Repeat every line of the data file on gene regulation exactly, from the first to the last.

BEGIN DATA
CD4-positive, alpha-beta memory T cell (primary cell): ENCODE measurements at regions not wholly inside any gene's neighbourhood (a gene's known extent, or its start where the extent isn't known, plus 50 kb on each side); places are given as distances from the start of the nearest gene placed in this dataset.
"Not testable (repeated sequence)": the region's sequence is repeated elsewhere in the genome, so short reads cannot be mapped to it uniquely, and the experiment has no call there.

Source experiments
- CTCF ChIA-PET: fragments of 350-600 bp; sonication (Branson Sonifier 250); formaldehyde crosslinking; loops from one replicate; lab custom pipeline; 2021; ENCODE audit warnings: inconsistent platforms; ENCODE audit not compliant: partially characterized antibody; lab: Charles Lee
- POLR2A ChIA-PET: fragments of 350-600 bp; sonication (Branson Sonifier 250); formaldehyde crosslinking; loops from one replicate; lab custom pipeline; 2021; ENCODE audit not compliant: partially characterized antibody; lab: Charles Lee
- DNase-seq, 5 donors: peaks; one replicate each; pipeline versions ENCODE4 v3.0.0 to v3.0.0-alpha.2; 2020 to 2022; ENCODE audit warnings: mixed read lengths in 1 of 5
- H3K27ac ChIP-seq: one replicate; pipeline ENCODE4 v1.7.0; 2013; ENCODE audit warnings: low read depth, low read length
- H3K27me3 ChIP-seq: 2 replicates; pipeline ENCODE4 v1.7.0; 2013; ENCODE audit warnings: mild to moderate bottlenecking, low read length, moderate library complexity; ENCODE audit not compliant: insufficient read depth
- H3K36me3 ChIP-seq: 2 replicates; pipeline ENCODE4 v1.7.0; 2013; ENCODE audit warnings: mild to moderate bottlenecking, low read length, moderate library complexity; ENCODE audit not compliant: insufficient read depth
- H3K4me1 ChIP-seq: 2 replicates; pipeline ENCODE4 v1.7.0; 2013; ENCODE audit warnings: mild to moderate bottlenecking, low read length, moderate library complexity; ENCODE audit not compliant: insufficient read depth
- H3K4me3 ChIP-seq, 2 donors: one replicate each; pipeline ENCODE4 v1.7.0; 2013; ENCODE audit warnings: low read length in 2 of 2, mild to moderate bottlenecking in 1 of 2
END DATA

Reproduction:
CD4-positive, alpha-beta memory T cell (primary cell): ENCODE measurements at regions not wholly inside any gene's neighbourhood (a gene's known extent, or its start where the extent isn't known, plus 50 kb on each side); places are given as distances from the start of the nearest gene placed in this dataset.
"Not testable (repeated sequence)": the region's sequence is repeated elsewhere in the genome, so short reads cannot be mapped to it uniquely, and the experiment has no call there.

Source experiments
- CTCF ChIA-PET: fragments of 350-600 bp; sonication (Branson Sonifier 250); formaldehyde crosslinking; loops from one replicate; lab custom pipeline; 2021; ENCODE audit warnings: inconsistent platforms; ENCODE audit not compliant: partially characterized antibody; lab: Charles Lee
- POLR2A ChIA-PET: fragments of 350-600 bp; sonication (Branson Sonifier 250); formaldehyde crosslinking; loops from one replicate; lab custom pipeline; 2021; ENCODE audit not compliant: partially characterized antibody; lab: Charles Lee
- DNase-seq, 5 donors: peaks; one replicate each; pipeline versions ENCODE4 v3.0.0 to v3.0.0-alpha.2; 2020 to 2022; ENCODE audit warnings: mixed read lengths in 1 of 5
- H3K27ac ChIP-seq: one replicate; pipeline ENCODE4 v1.7.0; 2013; ENCODE audit warnings: low read depth, low read length
- H3K27me3 ChIP-seq: 2 replicates; pipeline ENCODE4 v1.7.0; 2013; ENCODE audit warnings: mild to moderate bottlenecking, low read length, moderate library complexity; ENCODE audit not compliant: insufficient read depth
- H3K36me3 ChIP-seq: 2 replicates; pipeline ENCODE4 v1.7.0; 2013; ENCODE audit warnings: mild to moderate bottlenecking, low read length, moderate library complexity; ENCODE audit not compliant: insufficient read depth
- H3K4me1 ChIP-seq: 2 replicates; pipeline ENCODE4 v1.7.0; 2013; ENCODE audit warnings: mild to moderate bottlenecking, low read length, moderate library complexity; ENCODE audit not compliant: insufficient read depth
- H3K4me3 ChIP-seq, 2 donors: one replicate each; pipeline ENCODE4 v1.7.0; 2013; ENCODE audit warnings: low read length in 2 of 2, mild to moderate bottlenecking in 1 of 2